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13) The Year of St. Paul
From July 2nd, 2008 – February 24th, 2009, Pope Benedict spoke at his Wednesday audiences on the topic of St. Paul. It was the Year of St. Paul as well, and that Pope Benedict would be drawn to the spirited preacher to the Gentiles was a surprise to some.
At that same homily, Pope Benedict praised the Apostle noting: “From his Letters, we know that Paul was far from being a good speaker; on the contrary, he shared with Moses and Jeremiah a lack of oratory skill. “His bodily presence is weak, and his speech of no account” (II Cor 10: 10), his adversaries said of him. The extraordinary apostolic results that he was able to achieve cannot, therefore, be attributed to brilliant rhetoric or refined apologetic and missionary strategies. The success of his apostolate depended above all on his personal involvement in proclaiming the Gospel with total dedication to Christ; a dedication that feared neither risk, difficulty nor persecution.”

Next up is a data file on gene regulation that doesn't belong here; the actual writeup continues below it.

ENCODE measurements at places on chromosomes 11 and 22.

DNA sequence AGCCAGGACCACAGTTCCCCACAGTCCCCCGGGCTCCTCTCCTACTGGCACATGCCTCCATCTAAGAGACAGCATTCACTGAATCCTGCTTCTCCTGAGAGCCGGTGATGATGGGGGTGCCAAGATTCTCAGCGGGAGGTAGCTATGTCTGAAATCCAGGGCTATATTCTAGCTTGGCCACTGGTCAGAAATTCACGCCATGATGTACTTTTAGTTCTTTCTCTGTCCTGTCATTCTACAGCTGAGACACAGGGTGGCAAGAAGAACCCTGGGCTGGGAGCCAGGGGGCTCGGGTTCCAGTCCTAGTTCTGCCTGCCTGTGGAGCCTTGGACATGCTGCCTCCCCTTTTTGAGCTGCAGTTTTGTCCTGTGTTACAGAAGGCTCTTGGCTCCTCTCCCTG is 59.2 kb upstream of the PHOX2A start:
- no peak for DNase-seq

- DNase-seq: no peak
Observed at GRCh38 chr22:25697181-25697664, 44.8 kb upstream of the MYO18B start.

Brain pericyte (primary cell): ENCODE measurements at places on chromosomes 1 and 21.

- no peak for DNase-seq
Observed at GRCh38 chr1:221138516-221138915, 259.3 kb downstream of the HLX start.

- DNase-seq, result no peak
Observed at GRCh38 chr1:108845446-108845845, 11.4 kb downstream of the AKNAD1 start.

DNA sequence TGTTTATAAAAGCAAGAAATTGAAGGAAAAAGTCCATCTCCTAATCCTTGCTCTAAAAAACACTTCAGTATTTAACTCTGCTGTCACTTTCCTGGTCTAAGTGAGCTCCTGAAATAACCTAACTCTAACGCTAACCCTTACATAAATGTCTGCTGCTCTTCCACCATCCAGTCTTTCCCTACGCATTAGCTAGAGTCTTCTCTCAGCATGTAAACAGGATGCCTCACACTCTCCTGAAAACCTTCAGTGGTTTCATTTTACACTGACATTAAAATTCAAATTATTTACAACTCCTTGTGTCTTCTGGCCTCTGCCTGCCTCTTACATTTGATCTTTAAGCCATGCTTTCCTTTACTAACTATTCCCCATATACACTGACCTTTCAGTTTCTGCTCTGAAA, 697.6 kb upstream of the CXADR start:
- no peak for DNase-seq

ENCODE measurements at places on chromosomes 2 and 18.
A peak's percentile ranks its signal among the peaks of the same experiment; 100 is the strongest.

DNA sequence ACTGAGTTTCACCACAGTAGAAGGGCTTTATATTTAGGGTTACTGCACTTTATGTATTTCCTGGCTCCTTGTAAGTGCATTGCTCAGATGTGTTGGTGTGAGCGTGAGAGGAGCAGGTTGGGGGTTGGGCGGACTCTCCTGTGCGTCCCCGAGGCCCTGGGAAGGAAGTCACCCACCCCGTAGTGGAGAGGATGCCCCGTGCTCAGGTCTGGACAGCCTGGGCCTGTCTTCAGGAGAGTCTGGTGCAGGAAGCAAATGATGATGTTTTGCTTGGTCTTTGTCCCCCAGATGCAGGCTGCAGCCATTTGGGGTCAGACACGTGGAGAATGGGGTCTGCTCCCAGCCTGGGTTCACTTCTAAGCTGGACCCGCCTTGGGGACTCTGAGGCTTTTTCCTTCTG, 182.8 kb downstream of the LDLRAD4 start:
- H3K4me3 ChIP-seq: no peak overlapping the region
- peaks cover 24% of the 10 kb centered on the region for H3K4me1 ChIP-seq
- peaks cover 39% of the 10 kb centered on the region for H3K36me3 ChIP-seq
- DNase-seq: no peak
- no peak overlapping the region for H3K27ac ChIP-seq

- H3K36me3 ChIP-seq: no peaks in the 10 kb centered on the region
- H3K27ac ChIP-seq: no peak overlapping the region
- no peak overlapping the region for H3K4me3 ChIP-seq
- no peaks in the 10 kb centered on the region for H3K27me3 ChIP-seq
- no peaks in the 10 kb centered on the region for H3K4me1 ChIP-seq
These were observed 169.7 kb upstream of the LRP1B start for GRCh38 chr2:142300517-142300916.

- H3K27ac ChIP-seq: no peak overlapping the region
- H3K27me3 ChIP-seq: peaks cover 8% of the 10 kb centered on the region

The same could certainly be said of Pope Benedict…it was not his oratory skill that brought about countless conversions during his pontificate (he read his homilies and speeches right off the paper), it was the message of Pope Benedict that caused so much conversion throughout the world, and the message, as the now resigned Holy Father has noted, is not a doctrine but a person; the person of Jesus Christ.
In one of the audiences, Pope Benedict weighed in on the always controversial topic of faith vs. works. Can I work my way into Heaven, as some accuse St. James of saying, or is Faith in God all that matters, as some believe St. Paul to be saying. Pope Benedict notes:
“Often there is seen an unfounded opposition between Saint Paul’s theology and that of Saint James, who writes in his letter: “as the body apart from the spirit is dead, so faith apart from works is dead” (2:26). In reality, while Paul is primarily concerned to show that faith in Christ is necessary and sufficient, James accentuates the consequential relations between faith and works. Therefore, for both Paul and James, faith that is active in love testifies to the freely given gift of justification in Christ…this friendship influences life; if it is true it incarnates and fulfills itself in love for neighbor.”